I am just wondering, regardless of the political leanings of the 2 alleged adulterers, how come no one during this entire post writes about the injustice to 2 people who may not have committed adultery? Was there any evidence of adultery? What impact on the families of the 2 is being reported, or does anyone here care about that as long as this supposed martyr's legal situation is discussed? What kind of journalist reports on alleged adultery without evidence? Secondly, when did this community all of a sudden take up the mantel of protecting a person for publicly accusing 2 people of wrong doing in their "personal" life. Just seems to me the commenters are more willing to support an accuser than the people being accused with no evidence. Maybe I got it all wrong, but just lurking on this post without any knowledge of the issue, this is what I infer from all the comments.

    Those are my principles, and if you don't like them... well, I have others....Groucho Marx

    by tazz on Mon Mar 17, 2014 at 12:37:45 AM PDT

    •  This is painting with too broad a brush (2+ / 0-)
      Recommended by:
      MKSinSA, Sylv

      I see plenty of people here expressing skepticism about the case, or at least defending the state's authority to jail someone who refuses to attend a hearing and then obey a court order requiring the removal of the offending post, especially when the post is made without any supporting evidence.  I also see people commenting who raise the issue of defamation, for example, there is no Constitutional right to libel someone.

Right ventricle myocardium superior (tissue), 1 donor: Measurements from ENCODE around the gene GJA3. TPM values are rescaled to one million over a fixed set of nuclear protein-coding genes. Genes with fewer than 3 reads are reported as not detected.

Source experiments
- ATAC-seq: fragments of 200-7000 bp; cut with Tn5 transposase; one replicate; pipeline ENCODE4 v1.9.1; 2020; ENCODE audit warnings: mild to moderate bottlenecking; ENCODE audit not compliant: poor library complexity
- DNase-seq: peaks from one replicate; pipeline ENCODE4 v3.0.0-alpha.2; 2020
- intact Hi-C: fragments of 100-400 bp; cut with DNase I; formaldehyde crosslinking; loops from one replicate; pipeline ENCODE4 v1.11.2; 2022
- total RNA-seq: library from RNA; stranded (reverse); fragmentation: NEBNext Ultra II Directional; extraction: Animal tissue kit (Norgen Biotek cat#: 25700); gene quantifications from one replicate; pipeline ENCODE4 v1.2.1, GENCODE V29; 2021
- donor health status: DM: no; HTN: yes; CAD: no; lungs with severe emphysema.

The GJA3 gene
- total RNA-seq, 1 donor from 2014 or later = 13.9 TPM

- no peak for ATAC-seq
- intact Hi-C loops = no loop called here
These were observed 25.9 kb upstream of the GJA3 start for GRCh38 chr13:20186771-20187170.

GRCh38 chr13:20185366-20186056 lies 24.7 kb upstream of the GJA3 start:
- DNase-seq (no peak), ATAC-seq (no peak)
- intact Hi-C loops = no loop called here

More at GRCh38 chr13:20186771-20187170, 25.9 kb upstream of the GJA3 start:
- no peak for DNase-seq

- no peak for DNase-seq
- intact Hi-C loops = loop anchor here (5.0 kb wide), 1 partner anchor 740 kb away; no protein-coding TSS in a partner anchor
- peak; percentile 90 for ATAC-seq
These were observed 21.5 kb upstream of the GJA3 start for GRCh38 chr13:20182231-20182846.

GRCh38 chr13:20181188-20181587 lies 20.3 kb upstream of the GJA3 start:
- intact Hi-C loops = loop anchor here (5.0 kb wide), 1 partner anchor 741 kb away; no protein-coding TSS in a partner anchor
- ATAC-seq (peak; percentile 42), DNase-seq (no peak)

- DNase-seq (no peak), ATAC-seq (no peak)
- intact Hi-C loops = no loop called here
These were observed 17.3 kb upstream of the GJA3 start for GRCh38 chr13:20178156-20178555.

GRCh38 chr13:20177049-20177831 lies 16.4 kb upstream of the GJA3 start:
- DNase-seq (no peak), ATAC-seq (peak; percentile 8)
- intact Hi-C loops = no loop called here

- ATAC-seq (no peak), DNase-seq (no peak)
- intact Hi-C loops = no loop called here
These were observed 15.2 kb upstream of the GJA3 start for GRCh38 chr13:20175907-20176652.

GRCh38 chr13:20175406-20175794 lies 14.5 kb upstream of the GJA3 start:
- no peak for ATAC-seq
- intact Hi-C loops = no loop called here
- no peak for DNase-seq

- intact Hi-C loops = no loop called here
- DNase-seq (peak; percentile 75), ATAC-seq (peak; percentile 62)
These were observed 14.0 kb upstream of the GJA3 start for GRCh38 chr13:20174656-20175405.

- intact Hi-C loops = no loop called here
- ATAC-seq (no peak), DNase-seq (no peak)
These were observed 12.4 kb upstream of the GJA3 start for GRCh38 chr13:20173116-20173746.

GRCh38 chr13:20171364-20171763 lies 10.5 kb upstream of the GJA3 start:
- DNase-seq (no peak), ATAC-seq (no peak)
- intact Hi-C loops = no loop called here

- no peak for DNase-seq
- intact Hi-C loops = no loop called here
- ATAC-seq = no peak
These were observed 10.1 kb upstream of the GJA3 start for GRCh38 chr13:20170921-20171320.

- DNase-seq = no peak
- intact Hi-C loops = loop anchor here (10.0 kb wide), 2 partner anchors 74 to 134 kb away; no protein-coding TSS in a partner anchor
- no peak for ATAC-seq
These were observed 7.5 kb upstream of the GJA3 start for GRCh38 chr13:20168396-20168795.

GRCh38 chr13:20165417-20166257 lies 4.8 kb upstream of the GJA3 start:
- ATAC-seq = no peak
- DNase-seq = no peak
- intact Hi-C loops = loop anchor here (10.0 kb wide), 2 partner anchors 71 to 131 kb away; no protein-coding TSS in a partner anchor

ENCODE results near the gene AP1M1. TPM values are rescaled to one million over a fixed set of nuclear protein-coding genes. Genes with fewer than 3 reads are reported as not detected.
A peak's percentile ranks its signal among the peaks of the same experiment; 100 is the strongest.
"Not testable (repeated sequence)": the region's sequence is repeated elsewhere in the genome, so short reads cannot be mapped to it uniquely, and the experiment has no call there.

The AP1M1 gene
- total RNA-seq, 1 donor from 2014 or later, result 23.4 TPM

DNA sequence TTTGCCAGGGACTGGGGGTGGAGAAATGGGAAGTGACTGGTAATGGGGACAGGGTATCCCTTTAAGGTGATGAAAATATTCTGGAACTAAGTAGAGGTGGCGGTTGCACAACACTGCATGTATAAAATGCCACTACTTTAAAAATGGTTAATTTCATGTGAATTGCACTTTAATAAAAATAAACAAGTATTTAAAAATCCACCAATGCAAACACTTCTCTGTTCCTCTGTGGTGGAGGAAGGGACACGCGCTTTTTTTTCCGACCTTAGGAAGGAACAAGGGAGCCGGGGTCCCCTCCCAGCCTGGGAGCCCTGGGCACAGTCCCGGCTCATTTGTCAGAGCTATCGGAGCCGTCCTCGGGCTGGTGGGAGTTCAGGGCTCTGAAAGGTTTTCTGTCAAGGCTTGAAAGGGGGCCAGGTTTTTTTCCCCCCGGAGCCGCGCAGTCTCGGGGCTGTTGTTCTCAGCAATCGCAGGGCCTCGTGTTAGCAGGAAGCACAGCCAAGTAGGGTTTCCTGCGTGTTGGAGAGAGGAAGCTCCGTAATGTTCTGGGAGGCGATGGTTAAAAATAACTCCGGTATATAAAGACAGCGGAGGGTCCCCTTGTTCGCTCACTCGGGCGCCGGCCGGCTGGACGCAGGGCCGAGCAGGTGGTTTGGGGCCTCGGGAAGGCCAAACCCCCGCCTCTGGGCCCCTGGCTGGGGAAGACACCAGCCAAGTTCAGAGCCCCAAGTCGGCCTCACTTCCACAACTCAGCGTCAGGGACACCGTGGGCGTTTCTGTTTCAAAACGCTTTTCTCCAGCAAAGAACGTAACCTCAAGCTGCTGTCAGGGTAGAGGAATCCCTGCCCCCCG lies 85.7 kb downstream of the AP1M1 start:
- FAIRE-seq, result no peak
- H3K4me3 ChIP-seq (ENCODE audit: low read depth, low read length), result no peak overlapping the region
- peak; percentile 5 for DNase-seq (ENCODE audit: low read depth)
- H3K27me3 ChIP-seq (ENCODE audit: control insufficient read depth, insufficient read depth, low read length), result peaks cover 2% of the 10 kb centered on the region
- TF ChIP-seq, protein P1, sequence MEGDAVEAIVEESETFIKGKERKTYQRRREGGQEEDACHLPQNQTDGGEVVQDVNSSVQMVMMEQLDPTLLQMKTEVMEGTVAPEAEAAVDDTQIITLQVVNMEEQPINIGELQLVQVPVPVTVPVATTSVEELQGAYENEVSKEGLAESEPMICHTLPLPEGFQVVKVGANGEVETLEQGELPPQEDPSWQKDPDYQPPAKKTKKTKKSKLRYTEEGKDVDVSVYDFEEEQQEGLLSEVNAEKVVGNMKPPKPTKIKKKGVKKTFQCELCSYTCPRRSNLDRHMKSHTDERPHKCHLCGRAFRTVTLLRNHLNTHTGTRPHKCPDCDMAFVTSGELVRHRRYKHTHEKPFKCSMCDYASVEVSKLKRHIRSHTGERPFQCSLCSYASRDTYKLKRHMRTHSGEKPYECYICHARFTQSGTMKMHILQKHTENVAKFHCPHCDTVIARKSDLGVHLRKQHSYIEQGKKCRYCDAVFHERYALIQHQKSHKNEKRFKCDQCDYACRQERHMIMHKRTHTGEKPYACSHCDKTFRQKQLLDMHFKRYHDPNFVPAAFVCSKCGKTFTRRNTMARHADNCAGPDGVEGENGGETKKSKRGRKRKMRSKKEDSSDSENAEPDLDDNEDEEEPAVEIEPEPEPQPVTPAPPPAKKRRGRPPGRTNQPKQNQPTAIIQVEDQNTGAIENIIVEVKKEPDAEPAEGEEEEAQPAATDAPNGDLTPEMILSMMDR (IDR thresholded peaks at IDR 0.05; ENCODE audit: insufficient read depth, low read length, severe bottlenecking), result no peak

This case is of particular interest on this site, because Roger Shuler once posted here and some of the commentators had interactions with him, including several who had negative encounters with him.

      •  Ok, I now see some comments about (1+ / 0-)
        Recommended by:

        defamation. I don't recall this guy. I know a lot of discussions here deal with meta stuff and I usually ignore it because we tend to get pissed off a lot and that's when we feel the urge to write personal sounding stuff so I did not know this guy Shuler interacted with many here, now I can understand why his plight is being discussed versus the 2 people he accuses. Sorry.

        Those are my principles, and if you don't like them... well, I have others....Groucho Marx

        by tazz on Mon Mar 17, 2014 at 01:14:05 AM PDT

        [ Parent ]

        •  Btw, I know it's not germane to (0+ / 0-)

          the discussion about his incarceration, and I don't think the judge's decision is fair, but, I actually think a journalist stops being a journalist when they write about adultery. It's one thing to have freedom of the press, it's another thing when the press assumes the role of being the morality cop and tries to expose what goes on behind closed doors between two consenting adults. Most of the time I've seen journalists accuse people of adultery was to vilify someone they had it in for anyway or to denigrate someone in support of an issue or sponsor.

          Those are my principles, and if you don't like them... well, I have others....Groucho Marx